The Boy in the Striped Pajamas
The Boy in the Striped Pajamas is one of those good, but not great, movies that you wish you liked more than you actually do. It tackles a deadly serious subject—the Holocaust, and the moral complicity of those who made it happen—from a relatively fresh angle, and it is made with a certain degree of skill. At times, it is even quite powerful. And yet there is something about it that doesn't quite work.
The story is told from the point of view of Bruno (Asa Butterfield), an eight-year-old boy whose Father (David Thewlis) is a Nazi officer who has just received a promotion, and must therefore take his family to a new home in "the countryside." This home, built in the Bauhaus style, turns out to be a cold, grey mansion that lacks the color and vitality of the family's previous home in Berlin; from Bruno's point of view, one might even call it a prison, but on a strictly metaphorical level.
Bruno, for his part, looks out his bedroom window and sees a much more literal sort of prison—that is, a concentration camp—in the distance, but assumes it is a "farm" because he simply doesn't know any better. He does wonder, though, why all the farmers wear striped pajamas. Eventually, against his parents' wishes, Bruno sneaks away and comes to a tall, electric, barbed-wire fence, and on the other side of this fence he sees—and befriends—a Jewish boy named Shmuel (Jack Scanlon), who also wears these "pajamas."
The film, adapted by writer-director Mark Herman (Little Voice) from the book by John Boyne, does an admirable job of encouraging us to see the story from Bruno's childlike perspective. An opening title quotes British poet John Betjeman to the effect that "Childhood is measured out by sounds and smells and sights, before the dark hour of reason grows," and the film encourages us to see Berlin, the countryside and the family that travels between them from this basically innocent point of view.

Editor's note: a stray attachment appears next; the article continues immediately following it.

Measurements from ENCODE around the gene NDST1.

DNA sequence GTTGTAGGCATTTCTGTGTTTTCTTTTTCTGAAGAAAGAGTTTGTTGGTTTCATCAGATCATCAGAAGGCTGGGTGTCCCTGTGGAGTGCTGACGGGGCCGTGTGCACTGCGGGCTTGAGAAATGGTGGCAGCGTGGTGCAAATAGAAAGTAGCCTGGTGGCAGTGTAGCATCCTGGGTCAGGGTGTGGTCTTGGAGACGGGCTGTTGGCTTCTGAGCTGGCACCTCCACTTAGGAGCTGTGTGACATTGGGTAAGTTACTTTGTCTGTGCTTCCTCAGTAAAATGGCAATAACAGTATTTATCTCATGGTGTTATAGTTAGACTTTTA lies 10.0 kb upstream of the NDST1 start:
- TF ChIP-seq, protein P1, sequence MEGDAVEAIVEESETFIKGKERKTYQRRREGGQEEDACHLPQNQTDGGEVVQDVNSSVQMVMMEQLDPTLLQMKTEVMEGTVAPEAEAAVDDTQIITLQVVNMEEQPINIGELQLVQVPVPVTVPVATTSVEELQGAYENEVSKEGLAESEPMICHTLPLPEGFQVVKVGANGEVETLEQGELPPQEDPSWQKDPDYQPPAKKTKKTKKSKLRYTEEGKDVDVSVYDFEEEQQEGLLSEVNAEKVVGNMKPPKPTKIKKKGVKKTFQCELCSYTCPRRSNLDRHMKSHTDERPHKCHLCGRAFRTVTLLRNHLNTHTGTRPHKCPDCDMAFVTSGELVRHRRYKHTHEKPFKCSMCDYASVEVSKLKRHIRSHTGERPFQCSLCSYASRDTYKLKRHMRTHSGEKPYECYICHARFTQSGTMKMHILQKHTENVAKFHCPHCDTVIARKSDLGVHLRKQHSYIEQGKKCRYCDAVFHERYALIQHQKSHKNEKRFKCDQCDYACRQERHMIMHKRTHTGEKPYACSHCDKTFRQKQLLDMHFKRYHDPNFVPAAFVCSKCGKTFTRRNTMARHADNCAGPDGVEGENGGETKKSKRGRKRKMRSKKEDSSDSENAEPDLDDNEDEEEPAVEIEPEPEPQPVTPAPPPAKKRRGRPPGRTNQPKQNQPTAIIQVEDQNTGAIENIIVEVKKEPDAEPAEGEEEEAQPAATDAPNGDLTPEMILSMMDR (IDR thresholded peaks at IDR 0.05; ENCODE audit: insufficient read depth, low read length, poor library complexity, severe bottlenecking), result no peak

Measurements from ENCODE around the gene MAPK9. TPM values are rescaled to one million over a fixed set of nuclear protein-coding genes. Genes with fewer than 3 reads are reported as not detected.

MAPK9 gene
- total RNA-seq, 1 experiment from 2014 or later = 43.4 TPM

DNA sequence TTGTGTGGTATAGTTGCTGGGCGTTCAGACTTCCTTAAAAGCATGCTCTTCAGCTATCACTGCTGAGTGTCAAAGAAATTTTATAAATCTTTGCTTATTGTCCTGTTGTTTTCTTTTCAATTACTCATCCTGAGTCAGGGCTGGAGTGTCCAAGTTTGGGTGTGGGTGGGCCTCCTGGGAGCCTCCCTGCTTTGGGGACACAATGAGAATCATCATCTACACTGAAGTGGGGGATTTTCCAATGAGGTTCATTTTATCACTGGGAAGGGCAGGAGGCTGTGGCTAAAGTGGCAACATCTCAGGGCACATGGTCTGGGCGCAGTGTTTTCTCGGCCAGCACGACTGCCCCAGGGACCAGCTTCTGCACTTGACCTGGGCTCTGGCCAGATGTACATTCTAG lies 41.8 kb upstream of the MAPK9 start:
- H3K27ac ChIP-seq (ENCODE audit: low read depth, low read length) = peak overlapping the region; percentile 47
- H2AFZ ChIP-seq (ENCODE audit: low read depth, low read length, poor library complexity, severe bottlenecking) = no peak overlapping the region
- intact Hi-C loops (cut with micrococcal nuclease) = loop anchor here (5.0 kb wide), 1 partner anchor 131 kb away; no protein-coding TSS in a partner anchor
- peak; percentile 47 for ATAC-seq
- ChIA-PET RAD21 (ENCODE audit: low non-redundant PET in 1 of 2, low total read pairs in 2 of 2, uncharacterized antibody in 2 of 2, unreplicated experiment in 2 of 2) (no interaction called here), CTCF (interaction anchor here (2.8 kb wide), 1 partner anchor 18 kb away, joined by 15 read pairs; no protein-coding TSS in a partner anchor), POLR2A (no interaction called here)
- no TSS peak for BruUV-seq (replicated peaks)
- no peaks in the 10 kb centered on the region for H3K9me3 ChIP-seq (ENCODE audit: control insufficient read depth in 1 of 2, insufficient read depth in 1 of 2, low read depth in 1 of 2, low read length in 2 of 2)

For one thing, despite the fact that most of the characters are German, they are all played by Brits, or by actors faking British accents. There is no attempt here, as there is in some English-language films about the Holocaust, to make the characters sound German, or "other"; instead, we are naturally inclined to identify and sympathize with these people. What's more, Bruno's father is played by Thewlis, an actor who has played his share of villains but may be best-known now as Remus Lupin, the friendly grown-up he plays in the Harry Potter series.
Here, he seems similarly positive, at first. It is only as we get to know his character that we see the uniform, and then the new home, and then the camp, and then the black clouds coming from the camp's furnaces—and we begin to wonder just how "involved" he is in the evil that is taking place there. Even when the father tells his son that some people aren't "really" people, we find ourselves experiencing the sort of denial we imagine Bruno would experience if he were ever to discover what his father was really up to. Surely this seemingly nice man couldn't be involved in such a horrific atrocity—could he?